How much do I need to start investing?

All / 06.06.2019

How much do I need to start investing?

Far from being the realm of the rich, building an investment portfolio is something that most people can do. It can start as a simple savings plan – a few dollars in the bank – before expanding into a diversified portfolio containing a range of asset classes.

Getting started may be easier than you think, so let’s look at some of the basics.

How do my goals influence investment choice?

Your goals have a big bearing on how you invest.

If you are saving for a specific purpose such as an overseas trip, a car or a home deposit, you’ll most likely have a relatively short investment time frame and will want your savings to grow in a predictable way. In this case an interest-bearing bank account or term deposits will provide the greatest certainty of meeting your savings goal. With no upfront costs you really can get started with a few dollars.

If you have a longer timeframe and the desire for your investments to deliver higher returns, you’ll be looking to include asset classes that can provide capital growth as well as income. These include shares and property. For small investors the most practical way to access property may be via a managed fund. Shares can also be purchased through managed funds, or directly via a share broker.

Taking into account minimum brokerage costs on shares and minimum investment amounts set by fund managers, you’ll probably want to have $1,000 to $2,000 available to make the move from ‘saver’ to ‘investor’.

What are the risks?

Shares, property and even fixed interest investments can all rise and fall in value. In other words, they carry greater risk than cash investments. Spreading your money across a range of asset classes and specific investments, and sticking to a long-term strategy decreases investment risk. But fluctuating markets also create opportunities. If you regularly contribute new funds to your portfolio, you’ll get more for your money during down times than you will when markets are booming.

What about costs?

Fund managers may charge entry fees, management fees and exit fees, and it’s important to be aware of all of the specific fees that apply to you. All other things being equal, the higher the fees the lower your investment returns. Tax can also be considered a cost, and depending on the complexity of your investments, you may also incur fees for accounting and financial advice.

Should I start with a lump sum or with a savings plan?

This depends entirely on you circumstances and desires. Receiving a lump sum such as an inheritance or a tax refund is often the catalyst for someone to start investing. But without such a windfall, it’s still possible to build a great portfolio. Many managed funds offer the option of starting with a relatively small initial deposit followed by regular or irregular additional contributions.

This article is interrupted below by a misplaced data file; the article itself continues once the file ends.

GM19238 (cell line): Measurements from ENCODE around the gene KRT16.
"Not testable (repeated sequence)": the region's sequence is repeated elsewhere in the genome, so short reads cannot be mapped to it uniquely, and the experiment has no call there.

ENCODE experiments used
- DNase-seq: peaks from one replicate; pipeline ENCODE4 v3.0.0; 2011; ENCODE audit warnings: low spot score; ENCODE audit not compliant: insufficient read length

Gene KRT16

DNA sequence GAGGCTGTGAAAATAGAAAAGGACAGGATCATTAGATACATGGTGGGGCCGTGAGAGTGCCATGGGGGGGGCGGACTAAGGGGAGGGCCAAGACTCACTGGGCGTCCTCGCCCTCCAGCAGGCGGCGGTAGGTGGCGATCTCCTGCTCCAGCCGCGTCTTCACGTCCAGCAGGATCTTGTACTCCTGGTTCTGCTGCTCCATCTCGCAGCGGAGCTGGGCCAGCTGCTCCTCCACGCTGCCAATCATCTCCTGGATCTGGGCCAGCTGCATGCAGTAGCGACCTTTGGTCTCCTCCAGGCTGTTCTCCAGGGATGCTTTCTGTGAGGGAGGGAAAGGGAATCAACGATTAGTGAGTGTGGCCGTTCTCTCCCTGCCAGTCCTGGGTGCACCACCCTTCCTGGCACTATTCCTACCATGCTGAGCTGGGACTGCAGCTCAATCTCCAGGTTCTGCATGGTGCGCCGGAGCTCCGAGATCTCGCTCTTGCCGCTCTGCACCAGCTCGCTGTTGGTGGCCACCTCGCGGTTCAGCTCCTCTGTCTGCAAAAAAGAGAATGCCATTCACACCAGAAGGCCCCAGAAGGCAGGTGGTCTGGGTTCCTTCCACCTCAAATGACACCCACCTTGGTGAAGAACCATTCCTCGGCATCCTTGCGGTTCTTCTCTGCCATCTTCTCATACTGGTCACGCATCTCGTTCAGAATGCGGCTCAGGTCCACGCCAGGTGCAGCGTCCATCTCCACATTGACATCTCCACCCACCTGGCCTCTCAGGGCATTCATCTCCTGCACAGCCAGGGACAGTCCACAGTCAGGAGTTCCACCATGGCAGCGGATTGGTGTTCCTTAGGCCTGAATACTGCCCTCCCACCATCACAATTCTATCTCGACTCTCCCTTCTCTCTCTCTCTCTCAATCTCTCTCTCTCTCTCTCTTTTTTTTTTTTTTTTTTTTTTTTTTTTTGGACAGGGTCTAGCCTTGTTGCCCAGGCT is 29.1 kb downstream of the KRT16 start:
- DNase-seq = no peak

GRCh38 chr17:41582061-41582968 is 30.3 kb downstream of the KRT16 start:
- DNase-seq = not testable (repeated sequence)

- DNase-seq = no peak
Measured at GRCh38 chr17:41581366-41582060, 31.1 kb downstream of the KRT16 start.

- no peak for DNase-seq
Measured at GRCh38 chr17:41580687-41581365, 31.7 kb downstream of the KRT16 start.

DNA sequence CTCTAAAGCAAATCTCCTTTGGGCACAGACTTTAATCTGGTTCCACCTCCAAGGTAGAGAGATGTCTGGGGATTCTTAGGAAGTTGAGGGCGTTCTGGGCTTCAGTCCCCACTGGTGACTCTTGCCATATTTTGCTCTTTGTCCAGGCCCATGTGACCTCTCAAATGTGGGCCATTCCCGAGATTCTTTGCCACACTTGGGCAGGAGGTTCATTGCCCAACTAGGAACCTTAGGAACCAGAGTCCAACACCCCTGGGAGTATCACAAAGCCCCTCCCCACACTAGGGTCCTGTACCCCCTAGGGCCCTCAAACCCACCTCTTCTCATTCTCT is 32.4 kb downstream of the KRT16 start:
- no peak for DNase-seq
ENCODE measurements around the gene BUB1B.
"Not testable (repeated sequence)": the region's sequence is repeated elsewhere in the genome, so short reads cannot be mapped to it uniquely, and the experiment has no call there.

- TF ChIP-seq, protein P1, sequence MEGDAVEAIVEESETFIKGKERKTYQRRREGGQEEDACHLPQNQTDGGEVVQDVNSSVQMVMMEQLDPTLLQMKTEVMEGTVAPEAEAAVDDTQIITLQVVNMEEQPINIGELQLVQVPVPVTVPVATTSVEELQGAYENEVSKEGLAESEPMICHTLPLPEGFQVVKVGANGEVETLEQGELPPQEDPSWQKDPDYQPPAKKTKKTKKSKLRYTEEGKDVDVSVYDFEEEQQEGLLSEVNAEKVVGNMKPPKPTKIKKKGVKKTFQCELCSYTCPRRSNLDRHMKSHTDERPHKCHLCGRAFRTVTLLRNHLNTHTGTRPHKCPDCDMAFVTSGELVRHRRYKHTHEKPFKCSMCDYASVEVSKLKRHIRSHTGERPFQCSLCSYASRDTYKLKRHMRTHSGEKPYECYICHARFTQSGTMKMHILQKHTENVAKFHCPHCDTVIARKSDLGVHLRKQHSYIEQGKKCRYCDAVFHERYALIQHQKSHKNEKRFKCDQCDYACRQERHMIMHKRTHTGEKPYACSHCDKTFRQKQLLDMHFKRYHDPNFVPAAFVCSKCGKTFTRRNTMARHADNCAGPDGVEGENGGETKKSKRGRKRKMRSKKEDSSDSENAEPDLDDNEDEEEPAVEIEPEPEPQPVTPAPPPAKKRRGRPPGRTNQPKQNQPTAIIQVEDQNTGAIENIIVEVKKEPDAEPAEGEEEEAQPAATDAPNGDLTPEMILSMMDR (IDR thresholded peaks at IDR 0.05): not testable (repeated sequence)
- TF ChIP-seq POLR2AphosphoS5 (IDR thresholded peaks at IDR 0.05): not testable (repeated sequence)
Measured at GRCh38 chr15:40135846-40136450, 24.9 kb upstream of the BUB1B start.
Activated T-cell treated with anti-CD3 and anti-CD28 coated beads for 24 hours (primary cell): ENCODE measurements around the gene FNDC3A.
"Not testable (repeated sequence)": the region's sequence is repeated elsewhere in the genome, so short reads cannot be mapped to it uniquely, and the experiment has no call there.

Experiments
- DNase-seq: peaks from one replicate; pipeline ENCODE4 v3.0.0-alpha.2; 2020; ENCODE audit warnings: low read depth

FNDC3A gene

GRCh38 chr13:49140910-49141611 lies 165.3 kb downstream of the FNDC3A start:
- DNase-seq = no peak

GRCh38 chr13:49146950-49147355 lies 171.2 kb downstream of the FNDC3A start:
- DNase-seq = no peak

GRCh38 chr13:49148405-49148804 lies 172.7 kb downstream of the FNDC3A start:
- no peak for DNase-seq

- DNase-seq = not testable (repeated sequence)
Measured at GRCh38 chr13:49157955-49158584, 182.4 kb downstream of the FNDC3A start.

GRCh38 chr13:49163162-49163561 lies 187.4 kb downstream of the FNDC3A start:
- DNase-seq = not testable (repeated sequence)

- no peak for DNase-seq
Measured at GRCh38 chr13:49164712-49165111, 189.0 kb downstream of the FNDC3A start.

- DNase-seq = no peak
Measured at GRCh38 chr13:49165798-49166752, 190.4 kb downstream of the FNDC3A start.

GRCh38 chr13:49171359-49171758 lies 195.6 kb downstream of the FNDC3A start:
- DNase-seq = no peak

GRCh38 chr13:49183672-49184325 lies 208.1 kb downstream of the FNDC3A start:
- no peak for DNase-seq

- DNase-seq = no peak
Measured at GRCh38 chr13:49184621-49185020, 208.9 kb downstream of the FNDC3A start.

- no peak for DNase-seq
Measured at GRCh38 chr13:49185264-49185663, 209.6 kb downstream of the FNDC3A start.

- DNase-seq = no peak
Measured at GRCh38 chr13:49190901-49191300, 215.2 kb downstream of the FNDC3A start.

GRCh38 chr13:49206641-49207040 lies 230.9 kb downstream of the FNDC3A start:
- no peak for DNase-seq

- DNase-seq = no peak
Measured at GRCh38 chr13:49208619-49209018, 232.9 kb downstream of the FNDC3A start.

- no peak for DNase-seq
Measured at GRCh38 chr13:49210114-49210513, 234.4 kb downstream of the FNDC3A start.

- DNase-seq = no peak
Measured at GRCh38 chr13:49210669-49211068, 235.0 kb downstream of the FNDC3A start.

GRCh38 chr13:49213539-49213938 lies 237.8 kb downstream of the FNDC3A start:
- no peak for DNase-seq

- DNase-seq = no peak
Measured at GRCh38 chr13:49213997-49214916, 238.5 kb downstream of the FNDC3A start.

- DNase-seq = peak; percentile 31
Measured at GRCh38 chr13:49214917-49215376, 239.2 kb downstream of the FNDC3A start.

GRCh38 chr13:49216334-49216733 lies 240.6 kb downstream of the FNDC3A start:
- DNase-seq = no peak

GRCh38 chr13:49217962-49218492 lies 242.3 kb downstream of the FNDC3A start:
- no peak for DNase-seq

How do I start investing?

Over long time frames, decisions made now can make a big difference to the performance of your portfolio. If you’re new to the field one of the best investments may be to consult a financial adviser. An adviser can help you clarify your goals, understand the jargon and determine your tolerance of risk. They can also recommend specific investments and point out the potential tax implications of different investment choices.

Excited by the possibilities? Getting started is as easy as making a phone call.

For more information or to speak to one of our Financial Advisers please contact TNR Wealth Management on 02 6621 8544.

Disclaimer
Past performance is not a reliable indicator of future performance. The information and any advice in this publication does not take into account your personal objectives, financial situation or needs and so you should consider its appropriateness having regard to these factors before acting on it. This article may contain material provided directly by third parties and is given in good faith and has been derived from sources believed to be reliable but has not been independently verified. It is important that your personal circumstances are taken into account before making any financial decision and we recommend you seek detailed and specific advice from a suitably qualified adviser before acting on any information or advice in this publication. Any taxation position described in this publication is general and should only be used as a guide. It does not constitute tax advice and is based on current laws and our interpretation. You should consult a registered tax agent for specific tax advice on your circumstances.